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The Polo Grounds, Coogan’s Bluff, and the Brush Memorial Stairway

January 9th, 2013

The Polo Grounds was located in Harlem, New York, at 157th Street and 8th Avenue. Various incarnations of ballparks at that location were home to three different major league teams: the National League New York Giants from 1891 to 1957, the New York Yankees from 1913 to 1922, and the New York Mets in 1962 and 1963, as well as a team from the Players’ League in 1890 also known as the Giants) .   Prior to 1890, a sports venue known as the Polo Grounds was located in Manhattan near Central Park, and a second venue, also known as the Polo Grounds, was located at 155th Street and 8th Avenue on a plot adjacent to the Polo Grounds at 157th Street.

Postcard of the Polo Grounds Postcard Showing Newly Rebuilt Ballpark After Fire Destroyed the Original Ballpark (Success Postal Card Co., photo New York Times)

The original wooden ballpark at 157th Street was destroyed by fire in 1911 and a new concrete and steel ballpark was constructed on the site.

Postcard of the Polo Grounds (H. Pinkelstein & Sons, American Art Publishing)

The new Polo Grounds were the third concrete and steel ballpark in the country.

Polo Ground’s Concrete and Steel Construction (Library of Congress  Prints and Photographs Division Washington, D.C.)

Coogan’s Bluff  (not to be confused with the movie of the same name starring Clint Eastwood) was located northwest of the Polo Grounds just beyond home plate at 155th Street and Edgecombe Avenue. The playing field of the Polo Grounds sat in Coogan’s Hollow

New York City Park Sign Advertising Coogan’s Bluff

Rock outcroppings just northwest of the ballpark at Harlem River Driveway (which dissects Coogan’s Bluff) provided an excellent vantage point for free viewing of at least portions of the ball field.

View of Polo Grounds From Coogan’s Bluff at Harlem River Driveway (Library of Congress Prints and Photographs Division Washington, D.C.)

Those rock outcroppings remain to this day along Harlem River Driveway, providing an excellent view now of Polo Grounds Towers.

Looking Southeast Toward Polo Grounds Tower No. 4 from Coogan’s Bluff and Harlem River Driveway

In 1913 a stairway at 157th Street and Edgecomb Avenue in Harlem was constructed to allow subway riders who departed the 155th Street station more direct access to the ballpark at Harlem River Driveway. That stairway remains, a lasting baseball relic of the Polo Grounds at its former site.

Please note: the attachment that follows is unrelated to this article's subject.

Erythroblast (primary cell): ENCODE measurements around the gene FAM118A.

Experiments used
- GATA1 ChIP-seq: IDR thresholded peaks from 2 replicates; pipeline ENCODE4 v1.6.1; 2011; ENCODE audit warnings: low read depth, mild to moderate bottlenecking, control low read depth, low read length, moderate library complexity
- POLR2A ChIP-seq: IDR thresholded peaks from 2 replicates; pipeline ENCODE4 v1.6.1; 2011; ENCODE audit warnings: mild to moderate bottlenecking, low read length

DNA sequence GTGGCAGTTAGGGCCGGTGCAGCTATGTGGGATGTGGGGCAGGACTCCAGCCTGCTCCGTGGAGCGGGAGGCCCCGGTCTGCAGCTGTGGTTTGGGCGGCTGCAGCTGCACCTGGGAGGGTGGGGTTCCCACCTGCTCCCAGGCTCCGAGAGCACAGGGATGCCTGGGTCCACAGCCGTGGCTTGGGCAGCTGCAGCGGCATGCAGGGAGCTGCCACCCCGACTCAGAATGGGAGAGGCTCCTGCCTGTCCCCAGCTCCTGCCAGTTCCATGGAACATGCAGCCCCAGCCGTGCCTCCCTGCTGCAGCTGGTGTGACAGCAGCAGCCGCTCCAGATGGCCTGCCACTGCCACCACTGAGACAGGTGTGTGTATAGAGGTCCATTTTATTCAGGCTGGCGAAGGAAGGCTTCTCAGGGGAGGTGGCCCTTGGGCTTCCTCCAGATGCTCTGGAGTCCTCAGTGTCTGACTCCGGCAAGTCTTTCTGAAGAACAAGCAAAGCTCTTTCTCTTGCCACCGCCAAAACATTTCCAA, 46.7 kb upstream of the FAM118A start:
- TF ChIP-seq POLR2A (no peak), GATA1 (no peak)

Stairway at 157th Street and Edgecomb Avenue.

The stairs, whose inscription states  “The John T. Brush Stairway Presented by the New York Giants,” was dedicated in 1913 to the former Giants’ owner.

“The John T. Brush Stairway Presented by the New York Giants”

The Brush Memorial Stairway emptied onto the sidewalk at Harlem River Driveway, allowing fans direct access into the Polo Grounds from Harlem River Driveway.

Polo Grounds and the Harlem River Driveway (Library of Congress Prints and Photographs Division Washington, D.C.)

A second stairway that would have taken fans north of the ballpark at ground level still exists alongside Harlem River Driveway.

Looking Northeast Down Harlem River Driveway and Stairway to Former Site of Polo Grounds

Old Yankee Stadium was located southeast of the Polo Grounds, just across the Harlem River.

Aerial View of Yankee Stadium and Polo Grounds (photo from

Aerial View of Old Yankee Stadium and the Polo Ground Towers

Aerial View of Old Yankee Stadium and the Polo Ground Towers

In 1923, Yankee Stadium was visible from inside the Polo Grounds, across the Harlem River.

Polo Grounds, Opening Day 1923, with Yankee Stadium Visible Beyond Center Field (Library of Congress Prints and Photographs Division Washington, D.C.)

Prior to its demise in 2009, Old Yankee Stadium was still visible from Coogan’s Bluff at Harlem River Driveway looking southeast past the Polo Grounds Towers.

View of Old Yankee Stadium Looking Beyond Former Site of Polo Grounds, Circa 2001

The Polo Grounds Towers, which were built on the ballpark’s former site and completed in 1968, consist of four high rise apartments with a total of over 1600 units.

Entrance to Polo Grounds Towers on 8th Avenue

A plaque marking the approximate location of home plate is located on a column of Tower No. 4.

Plaque Honoring Polo Grounds and Former Location of Home Plate

The apartment building located at 155 Edgecombe Avenue is visible from the former location of home plate looking back toward Coogan’s Bluff.

Plaque Marking Location of Home Pate, with Apartment Building at 555 Edgecombe Avenue in Background

A sliver of that same apartment building is visible in top right corner of the postcard below.

Postcard of the Polo Grounds Showing Buildings Lining Edgecombe Avenue on Coogan’s Bluff (Alfred Mainzer, NY, NY, Curteich-Chicago)

The New York Giants abandoned the Polo Grounds in 1957, moving to San Francisco and Seal Stadium in 1958 and then Candlestick Park in 1960. Subsequent to the Mets move to Shea Stadium in 1964, the Polo Grounds was demolished.

Polo Grounds During the 1912 World Series (Library of Congress Prints and Photographs Division)

Although nothing remains at the actual ballpark site, the Brush Memorial Stairway does provide a link to the past. The stairway has sat in obscurity and disrepair for years, however an effort is now underway to restore the stairway and, with it, a piece of New York’s baseball past and baseball glory. See article about restoration of John T. Brush Stairway [Editor’s Note: The Brush Memorial Stairway has been restored and is open for use. Woods surrounding the stairway have been turned into a small park with lighting, making the stairway quite accessible. A sign has been placed on Edgecombe Avenue at the entrance to the stairway.]

Polo Grounds During the 1913 World Series (Library of Congress Prints and Photographs Division)